Investors have endured a white-knuckle ride in recent weeks.
World stock markets have plunged after government bank bail-outs in the US and Europe failed to stem fears of slower global economic growth.
On Wall Street, the Dow Jones fell 370 points, ending below 10,000 for the first time since 2004. UK and French indexes also suffered big falls.
And Asian shares continued the trend early on Tuesday, with Tokyo's Nikkei opening 1.38% down.
Investors fear that official action might not be enough to stem the crisis.
This was despite a $700bn (£398bn) US bank bail-out being passed late last week, and efforts by several European countries including Germany and Denmark to boost confidence in their banks.
"The fact is people are scared and the only thing they're doing is selling," said Ryan Detrick, senior technical strategist at Schaeffer's Investment Research.
"Investors are cleaning out portfolios and getting rid of everything because nothing seems to be working."
In New York, the Dow fell 369.88 points, or 3.58%, to end at 9,955.50. At one point the blue-chip index had been down more than 800 points.
London's key UK share index lost 7.85% - its biggest percentage fall since 1987 and in Paris the Cac-40 suffered its largest fall on record.
The Nikkei's fall on Tuesday followed its 4.3% drop on Monday, which saw it close at its lowest since February 2004.
President George W Bush said on Monday that it would take some time for the rescue plan to restore confidence to the financial system.
He said it was important that the programme was implemented properly and did not waste taxpayers' money.
"We don't want to rush into this situation and not have the programme be effective," he said.
"It's going to take a while to restore confidence in the financial system."
The Treasury has appointed Neel Kashkari, 35, an assistant secretary and a former employee of Goldman Sachs, to head the Office of Financial Stability that will run the rescue programme.
In an attempt to reassure investors, the President's Working Group on Financial Markets said on Monday that it was moving quickly to exercise the new powers it had been given as part of the Wall Street rescue package.
The group, which was formed after the 1987 stock market crash, said it would move "with substantial force on a number of fronts".
As one of the first effects of the rescue plan, the Federal Reserve announced that it would start paying interest on the reserves that banks are forced to deposit at the central bank.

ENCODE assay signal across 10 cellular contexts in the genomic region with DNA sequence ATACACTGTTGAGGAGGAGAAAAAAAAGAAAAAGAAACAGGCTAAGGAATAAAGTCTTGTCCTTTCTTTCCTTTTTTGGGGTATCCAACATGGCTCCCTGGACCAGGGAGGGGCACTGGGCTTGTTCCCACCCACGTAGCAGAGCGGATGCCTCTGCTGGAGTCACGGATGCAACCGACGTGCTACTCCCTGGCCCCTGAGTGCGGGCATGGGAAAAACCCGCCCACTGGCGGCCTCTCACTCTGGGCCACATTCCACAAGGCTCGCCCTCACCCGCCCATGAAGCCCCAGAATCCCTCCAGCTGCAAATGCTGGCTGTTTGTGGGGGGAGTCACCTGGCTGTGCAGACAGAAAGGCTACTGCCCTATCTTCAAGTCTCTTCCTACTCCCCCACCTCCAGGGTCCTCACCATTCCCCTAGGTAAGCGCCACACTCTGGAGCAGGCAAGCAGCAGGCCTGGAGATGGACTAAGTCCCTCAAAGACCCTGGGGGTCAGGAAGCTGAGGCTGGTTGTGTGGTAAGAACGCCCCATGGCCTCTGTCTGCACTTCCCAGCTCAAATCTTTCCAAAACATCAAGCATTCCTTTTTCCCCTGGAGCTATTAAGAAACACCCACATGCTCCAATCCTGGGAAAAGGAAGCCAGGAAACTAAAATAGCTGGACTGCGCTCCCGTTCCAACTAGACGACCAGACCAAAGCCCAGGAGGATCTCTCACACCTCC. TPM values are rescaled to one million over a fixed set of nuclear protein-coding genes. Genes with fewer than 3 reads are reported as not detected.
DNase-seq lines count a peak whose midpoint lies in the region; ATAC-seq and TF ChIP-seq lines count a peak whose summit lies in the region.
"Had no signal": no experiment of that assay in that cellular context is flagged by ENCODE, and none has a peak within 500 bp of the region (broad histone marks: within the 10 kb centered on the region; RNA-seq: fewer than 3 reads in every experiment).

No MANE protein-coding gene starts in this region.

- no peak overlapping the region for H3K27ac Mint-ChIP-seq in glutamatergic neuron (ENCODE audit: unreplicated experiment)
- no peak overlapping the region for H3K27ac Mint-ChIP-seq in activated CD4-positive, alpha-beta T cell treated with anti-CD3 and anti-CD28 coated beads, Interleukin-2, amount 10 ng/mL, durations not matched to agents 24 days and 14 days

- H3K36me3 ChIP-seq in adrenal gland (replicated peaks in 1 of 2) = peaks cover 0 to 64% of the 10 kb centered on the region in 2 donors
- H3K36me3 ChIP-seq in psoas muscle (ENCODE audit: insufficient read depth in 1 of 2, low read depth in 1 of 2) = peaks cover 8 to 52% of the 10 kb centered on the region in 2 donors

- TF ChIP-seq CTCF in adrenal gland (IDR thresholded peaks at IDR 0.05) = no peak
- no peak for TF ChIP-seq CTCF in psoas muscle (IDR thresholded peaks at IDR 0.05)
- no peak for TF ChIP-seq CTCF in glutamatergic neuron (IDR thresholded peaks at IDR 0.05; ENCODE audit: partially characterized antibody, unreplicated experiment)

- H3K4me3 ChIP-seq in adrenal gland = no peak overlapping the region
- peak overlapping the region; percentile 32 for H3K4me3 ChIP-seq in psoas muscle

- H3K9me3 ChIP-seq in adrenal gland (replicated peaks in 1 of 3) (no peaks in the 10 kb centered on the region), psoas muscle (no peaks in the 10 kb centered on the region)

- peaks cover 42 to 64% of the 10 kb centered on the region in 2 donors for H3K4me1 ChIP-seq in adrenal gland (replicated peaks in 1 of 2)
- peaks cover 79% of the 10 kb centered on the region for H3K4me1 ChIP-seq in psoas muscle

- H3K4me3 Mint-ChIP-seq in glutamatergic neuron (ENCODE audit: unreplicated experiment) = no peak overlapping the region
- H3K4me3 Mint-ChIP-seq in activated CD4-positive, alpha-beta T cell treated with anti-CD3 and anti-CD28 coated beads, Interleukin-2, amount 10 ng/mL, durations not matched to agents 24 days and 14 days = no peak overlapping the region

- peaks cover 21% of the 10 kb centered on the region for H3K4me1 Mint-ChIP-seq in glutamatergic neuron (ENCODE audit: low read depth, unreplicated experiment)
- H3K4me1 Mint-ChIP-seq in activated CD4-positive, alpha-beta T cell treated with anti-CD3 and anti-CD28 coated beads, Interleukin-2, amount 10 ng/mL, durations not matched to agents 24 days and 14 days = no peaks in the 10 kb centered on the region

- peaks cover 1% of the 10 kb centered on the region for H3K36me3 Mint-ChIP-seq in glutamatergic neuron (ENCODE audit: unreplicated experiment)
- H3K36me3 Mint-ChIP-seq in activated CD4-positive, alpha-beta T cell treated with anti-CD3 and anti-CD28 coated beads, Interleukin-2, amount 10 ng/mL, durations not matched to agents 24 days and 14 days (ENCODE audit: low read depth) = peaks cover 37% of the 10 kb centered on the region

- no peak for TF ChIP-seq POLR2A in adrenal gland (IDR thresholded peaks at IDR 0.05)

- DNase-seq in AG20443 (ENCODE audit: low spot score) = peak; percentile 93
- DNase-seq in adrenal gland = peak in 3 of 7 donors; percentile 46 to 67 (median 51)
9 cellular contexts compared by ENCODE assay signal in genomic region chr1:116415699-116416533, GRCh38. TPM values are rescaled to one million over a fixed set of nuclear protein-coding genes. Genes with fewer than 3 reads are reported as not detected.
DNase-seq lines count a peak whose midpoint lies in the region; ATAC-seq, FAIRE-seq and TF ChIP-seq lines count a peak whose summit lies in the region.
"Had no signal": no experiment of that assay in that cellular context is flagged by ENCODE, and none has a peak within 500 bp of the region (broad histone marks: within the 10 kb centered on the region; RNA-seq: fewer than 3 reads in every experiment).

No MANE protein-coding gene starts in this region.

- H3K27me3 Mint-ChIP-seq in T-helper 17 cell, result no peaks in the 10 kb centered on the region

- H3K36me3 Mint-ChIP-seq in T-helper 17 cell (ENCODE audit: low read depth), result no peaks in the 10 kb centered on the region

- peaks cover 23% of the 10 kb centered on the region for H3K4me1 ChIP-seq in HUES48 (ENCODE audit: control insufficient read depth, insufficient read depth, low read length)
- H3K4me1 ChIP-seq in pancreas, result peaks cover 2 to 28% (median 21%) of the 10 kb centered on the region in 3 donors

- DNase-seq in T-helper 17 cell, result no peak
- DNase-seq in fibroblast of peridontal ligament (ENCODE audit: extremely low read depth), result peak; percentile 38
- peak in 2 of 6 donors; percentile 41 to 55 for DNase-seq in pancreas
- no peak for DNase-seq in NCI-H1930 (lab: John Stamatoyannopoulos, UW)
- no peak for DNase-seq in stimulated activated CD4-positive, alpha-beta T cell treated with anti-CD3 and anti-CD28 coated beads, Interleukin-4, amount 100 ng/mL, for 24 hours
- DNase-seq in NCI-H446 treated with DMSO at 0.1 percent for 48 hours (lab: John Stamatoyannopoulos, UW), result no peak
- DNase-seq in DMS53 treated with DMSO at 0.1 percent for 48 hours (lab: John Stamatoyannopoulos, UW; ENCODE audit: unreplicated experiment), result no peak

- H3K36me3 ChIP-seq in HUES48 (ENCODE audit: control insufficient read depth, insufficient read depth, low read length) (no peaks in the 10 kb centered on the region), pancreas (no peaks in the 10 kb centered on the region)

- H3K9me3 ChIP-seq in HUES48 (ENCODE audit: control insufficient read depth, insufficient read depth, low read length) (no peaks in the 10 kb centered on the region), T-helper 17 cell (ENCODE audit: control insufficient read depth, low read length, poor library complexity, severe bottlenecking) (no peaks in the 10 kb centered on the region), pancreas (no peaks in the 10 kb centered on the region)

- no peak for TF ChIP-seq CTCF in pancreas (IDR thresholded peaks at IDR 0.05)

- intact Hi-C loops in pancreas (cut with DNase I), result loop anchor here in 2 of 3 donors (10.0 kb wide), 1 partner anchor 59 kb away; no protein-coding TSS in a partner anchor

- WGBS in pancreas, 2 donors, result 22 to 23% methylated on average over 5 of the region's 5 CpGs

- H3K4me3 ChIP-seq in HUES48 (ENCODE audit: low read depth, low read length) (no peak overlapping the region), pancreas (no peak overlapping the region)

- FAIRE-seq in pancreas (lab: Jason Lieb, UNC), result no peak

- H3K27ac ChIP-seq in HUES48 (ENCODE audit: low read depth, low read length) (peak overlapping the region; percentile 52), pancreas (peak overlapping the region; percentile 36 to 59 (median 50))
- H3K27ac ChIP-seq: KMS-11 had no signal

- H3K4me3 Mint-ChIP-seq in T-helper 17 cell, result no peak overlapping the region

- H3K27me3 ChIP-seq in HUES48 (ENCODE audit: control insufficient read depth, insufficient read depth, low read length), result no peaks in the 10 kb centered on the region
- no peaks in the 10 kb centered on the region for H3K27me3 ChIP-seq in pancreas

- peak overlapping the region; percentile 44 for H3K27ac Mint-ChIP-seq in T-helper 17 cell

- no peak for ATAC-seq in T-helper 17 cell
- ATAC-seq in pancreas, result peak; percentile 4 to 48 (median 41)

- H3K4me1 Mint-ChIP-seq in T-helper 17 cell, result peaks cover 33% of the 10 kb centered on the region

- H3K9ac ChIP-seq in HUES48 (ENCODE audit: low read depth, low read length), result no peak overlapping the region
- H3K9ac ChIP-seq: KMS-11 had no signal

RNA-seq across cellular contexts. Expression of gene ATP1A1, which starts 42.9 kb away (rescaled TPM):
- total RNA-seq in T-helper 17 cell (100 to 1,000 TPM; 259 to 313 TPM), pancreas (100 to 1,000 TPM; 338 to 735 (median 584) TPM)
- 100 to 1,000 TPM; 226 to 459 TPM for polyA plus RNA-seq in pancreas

In Europe, analysts said that Germany's increased 50bn-euro ($68bn; £38.7bn) bail-out of Hypo Real Estate, the country's second-biggest commercial property lender, had alarmed investors.
Earlier, Germany had appeared to announce an unlimited guarantee for private savings - though it later said this was not the case and it had instead given only a "political commitment" that savers would not lose deposits.
However, Denmark had already moved to offer full protection, while Sweden massively increased the level of protection it offered.
Late on Monday the parliament in Iceland passed a bill giving the state the power to intervene at will in the banking system.
"We were faced with the real possibility that the national economy would be sucked into the global banking swell and end in national bankruptcy," said Prime Minister Geir Haarde.
Other developments on Monday included:
- EU leaders issued a joint statement saying they would take the necessary measures to protect both the system and individual depositors
BNP Paribas has taken a controlling interest in Fortis
- Trading in shares of Benelux bank Fortis was suspended, on the day BNP Paribas took a controlling interest in the troubled finance group under an emergency deal with the Belgian and Luxembourg governments
- Central banks across Europe - including the ECB and Bank of England - offered more than $74bn to banks in short-term loans in separate efforts aimed at trying to making cash available for the banking sector
- International Monetary Fund managing director Dominique Strauss-Kahn said Europe needed a collective response to the financial crisis and warned countries not to act alone
- Spanish Prime Minister Jose Luis Rodriguez Zapatero and French President Nicolas Sarkozy arranged meetings with the heads of their respective countries' main banks to discuss the global financial crisis - and said the two leaders would meet later this week.
In London, the FTSE 100 index ended down 391.1 points, or 7.85%, at 4,589.2 - having lost 8.5% at one point.
Germany's Dax index lost 7.39%, while France's Cac-40 index dropped 9.04% - its biggest one-day fall since the index was created in 1988.
Trading on key stock markets in Brazil and Russia was temporarily suspended after share prices plummeted by 10% and 15% respectively. Russia's RTS index ended 19.1% down.
The prospect of a slowdown denting energy demand saw oil prices fall further, dipping under $90 a barrel.
In London Brent crude dropped $6.57 to $83.68 a barrel, while US light, sweet crude fell $6.07 to $87.81 a barrel.